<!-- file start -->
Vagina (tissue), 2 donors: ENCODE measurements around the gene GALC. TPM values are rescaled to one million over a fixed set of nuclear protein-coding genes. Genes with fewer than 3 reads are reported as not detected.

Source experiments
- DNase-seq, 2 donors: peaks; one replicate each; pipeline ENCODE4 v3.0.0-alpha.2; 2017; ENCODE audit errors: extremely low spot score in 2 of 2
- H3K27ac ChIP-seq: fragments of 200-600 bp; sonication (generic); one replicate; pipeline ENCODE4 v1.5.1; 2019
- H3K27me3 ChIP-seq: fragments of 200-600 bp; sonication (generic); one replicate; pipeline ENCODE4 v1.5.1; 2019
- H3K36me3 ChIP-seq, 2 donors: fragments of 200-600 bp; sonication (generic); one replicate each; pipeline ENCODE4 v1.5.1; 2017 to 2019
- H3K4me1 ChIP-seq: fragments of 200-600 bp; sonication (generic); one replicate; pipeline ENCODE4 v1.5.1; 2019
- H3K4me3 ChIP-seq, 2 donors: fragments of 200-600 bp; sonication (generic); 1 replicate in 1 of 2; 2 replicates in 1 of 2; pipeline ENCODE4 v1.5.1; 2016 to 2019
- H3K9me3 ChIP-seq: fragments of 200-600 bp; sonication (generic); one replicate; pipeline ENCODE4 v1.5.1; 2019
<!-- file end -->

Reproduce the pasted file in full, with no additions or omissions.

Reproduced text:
Vagina (tissue), 2 donors: ENCODE measurements around the gene GALC. TPM values are rescaled to one million over a fixed set of nuclear protein-coding genes. Genes with fewer than 3 reads are reported as not detected.

Source experiments
- DNase-seq, 2 donors: peaks; one replicate each; pipeline ENCODE4 v3.0.0-alpha.2; 2017; ENCODE audit errors: extremely low spot score in 2 of 2
- H3K27ac ChIP-seq: fragments of 200-600 bp; sonication (generic); one replicate; pipeline ENCODE4 v1.5.1; 2019
- H3K27me3 ChIP-seq: fragments of 200-600 bp; sonication (generic); one replicate; pipeline ENCODE4 v1.5.1; 2019
- H3K36me3 ChIP-seq, 2 donors: fragments of 200-600 bp; sonication (generic); one replicate each; pipeline ENCODE4 v1.5.1; 2017 to 2019
- H3K4me1 ChIP-seq: fragments of 200-600 bp; sonication (generic); one replicate; pipeline ENCODE4 v1.5.1; 2019
- H3K4me3 ChIP-seq, 2 donors: fragments of 200-600 bp; sonication (generic); 1 replicate in 1 of 2; 2 replicates in 1 of 2; pipeline ENCODE4 v1.5.1; 2016 to 2019
- H3K9me3 ChIP-seq: fragments of 200-600 bp; sonication (generic); one replicate; pipeline ENCODE4 v1.5.1; 2019